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Corn Planting Delay: Switching to Soybeans

“Rain, Rain, go away… we’d like to plant some corn today!” Well, that might not be exactly how the old nursery rhyme went, but it is how many farmers in the northern Corn Belt have felt this planting season. Though some folks might have been able to get most of their original corn crop planted by Memorial Day, others probably weren’t so lucky. In that case, what should you do? Should you select a shorter season corn hybrid, or switch to planting soybeans? Let’s review the options.

Planting Shorter Season Corn

Some earlier hybrids are still available and are actually top-performing choices when placed on the right soil types. In Michigan, Golden Harvest hybrids G95D32-3110 and G90Y04A-3110A brands have shown top yields and won plots when placed against much fuller season hybrids multiple years in a row. As you can see from the combined 2016 and 2017 data, these 2 hybrids can yield. In more than 2,500 trials across the U.S., these hybrids have averaged nearly 200 bu/A.

ProductYieldNumber of Trials
Golden Harvest hybrid G95D32-3110 brand208.0 bu/A2,574
Golden Harvest hybrid G90Y04A-3110A brand197.8 bu/A3,402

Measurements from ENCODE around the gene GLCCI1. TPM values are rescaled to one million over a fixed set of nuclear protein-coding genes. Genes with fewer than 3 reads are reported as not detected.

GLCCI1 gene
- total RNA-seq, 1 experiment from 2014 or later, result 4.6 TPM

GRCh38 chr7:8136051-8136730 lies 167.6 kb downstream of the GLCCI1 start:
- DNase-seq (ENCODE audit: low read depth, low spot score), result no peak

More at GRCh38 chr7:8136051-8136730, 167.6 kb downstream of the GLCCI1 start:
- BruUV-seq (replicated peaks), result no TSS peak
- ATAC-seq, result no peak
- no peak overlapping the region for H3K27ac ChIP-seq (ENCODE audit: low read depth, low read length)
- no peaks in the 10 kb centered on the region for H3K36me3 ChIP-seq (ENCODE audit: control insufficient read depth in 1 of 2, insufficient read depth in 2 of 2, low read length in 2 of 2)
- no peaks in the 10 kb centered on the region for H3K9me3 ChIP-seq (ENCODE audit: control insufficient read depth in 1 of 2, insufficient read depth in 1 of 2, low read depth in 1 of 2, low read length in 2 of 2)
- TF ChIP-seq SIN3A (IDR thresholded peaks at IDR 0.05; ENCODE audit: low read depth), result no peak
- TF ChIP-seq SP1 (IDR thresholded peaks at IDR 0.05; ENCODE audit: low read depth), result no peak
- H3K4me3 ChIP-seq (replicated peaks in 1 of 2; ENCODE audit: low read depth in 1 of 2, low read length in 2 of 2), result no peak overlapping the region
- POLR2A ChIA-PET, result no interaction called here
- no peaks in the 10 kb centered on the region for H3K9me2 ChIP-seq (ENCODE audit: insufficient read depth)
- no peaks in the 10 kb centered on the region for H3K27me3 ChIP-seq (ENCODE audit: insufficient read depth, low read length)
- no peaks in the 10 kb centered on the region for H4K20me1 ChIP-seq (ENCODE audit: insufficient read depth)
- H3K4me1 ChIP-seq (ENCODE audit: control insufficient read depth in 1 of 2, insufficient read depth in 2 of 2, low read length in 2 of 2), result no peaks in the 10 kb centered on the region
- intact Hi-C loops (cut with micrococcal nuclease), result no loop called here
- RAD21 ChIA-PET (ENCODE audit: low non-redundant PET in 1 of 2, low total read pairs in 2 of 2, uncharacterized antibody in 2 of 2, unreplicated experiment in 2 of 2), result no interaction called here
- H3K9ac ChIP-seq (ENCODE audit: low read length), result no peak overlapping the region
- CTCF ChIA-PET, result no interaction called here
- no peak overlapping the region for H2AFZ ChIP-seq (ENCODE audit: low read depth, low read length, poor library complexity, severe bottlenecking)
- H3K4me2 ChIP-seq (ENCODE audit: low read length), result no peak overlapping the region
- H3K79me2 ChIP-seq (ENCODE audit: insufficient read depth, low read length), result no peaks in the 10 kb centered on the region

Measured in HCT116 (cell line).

Planting hybrids such as these allow you to take full advantage what is left of the growing season while limiting your risk of yield loss due to a shorter growing season. 

Switching to Soybeans
Once June 10 passes, changing corn acres to soybeans becomes a more serious conversation. Evaluate a couple goals as you consider the switch:
  • Do you need corn to feed livestock? What are your options for silage vs. high-moisture corn?
  • How important is it to keep a good crop rotation? Sometimes it comes down to planting, or not getting a crop in the ground.
If you do switch to soybeans, remember that later planted soybeans also have a few more management considerations to ensure success. Michigan State University offers several agronomic insights on maximizing yield in delayed planting situations. 

As you look to make your final planting decisions, contact your Golden Harvest Seed Advisor with questions or for additional agronomic insights.

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